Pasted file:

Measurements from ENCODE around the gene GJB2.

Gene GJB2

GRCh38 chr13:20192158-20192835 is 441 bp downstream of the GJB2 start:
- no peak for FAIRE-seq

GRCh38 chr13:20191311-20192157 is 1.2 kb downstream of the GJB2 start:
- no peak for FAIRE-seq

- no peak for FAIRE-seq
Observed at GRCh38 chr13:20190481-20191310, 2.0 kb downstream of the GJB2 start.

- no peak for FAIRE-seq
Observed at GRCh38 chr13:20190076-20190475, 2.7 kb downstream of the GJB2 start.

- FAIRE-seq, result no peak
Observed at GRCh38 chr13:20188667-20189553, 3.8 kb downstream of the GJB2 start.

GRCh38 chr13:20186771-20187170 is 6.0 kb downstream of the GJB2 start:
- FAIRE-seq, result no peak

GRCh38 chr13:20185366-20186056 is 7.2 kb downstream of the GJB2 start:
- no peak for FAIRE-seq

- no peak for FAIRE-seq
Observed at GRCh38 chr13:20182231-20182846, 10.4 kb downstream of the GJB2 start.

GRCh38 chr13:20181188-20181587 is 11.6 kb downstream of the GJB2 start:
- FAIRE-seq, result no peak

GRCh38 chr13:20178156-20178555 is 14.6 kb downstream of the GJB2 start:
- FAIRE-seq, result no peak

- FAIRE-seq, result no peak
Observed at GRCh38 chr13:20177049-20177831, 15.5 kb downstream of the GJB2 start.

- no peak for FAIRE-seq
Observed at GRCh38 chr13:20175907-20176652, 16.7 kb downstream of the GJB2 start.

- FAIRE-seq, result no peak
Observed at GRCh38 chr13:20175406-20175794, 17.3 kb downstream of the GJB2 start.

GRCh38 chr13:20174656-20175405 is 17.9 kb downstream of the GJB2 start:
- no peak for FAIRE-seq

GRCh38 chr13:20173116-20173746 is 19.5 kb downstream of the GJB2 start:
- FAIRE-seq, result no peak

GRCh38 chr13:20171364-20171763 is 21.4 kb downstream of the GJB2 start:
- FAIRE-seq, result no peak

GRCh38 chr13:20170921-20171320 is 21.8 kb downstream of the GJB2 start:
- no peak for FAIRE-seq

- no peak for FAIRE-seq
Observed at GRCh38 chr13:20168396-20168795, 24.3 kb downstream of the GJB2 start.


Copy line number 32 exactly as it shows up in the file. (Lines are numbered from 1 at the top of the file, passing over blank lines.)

- FAIRE-seq, result no peak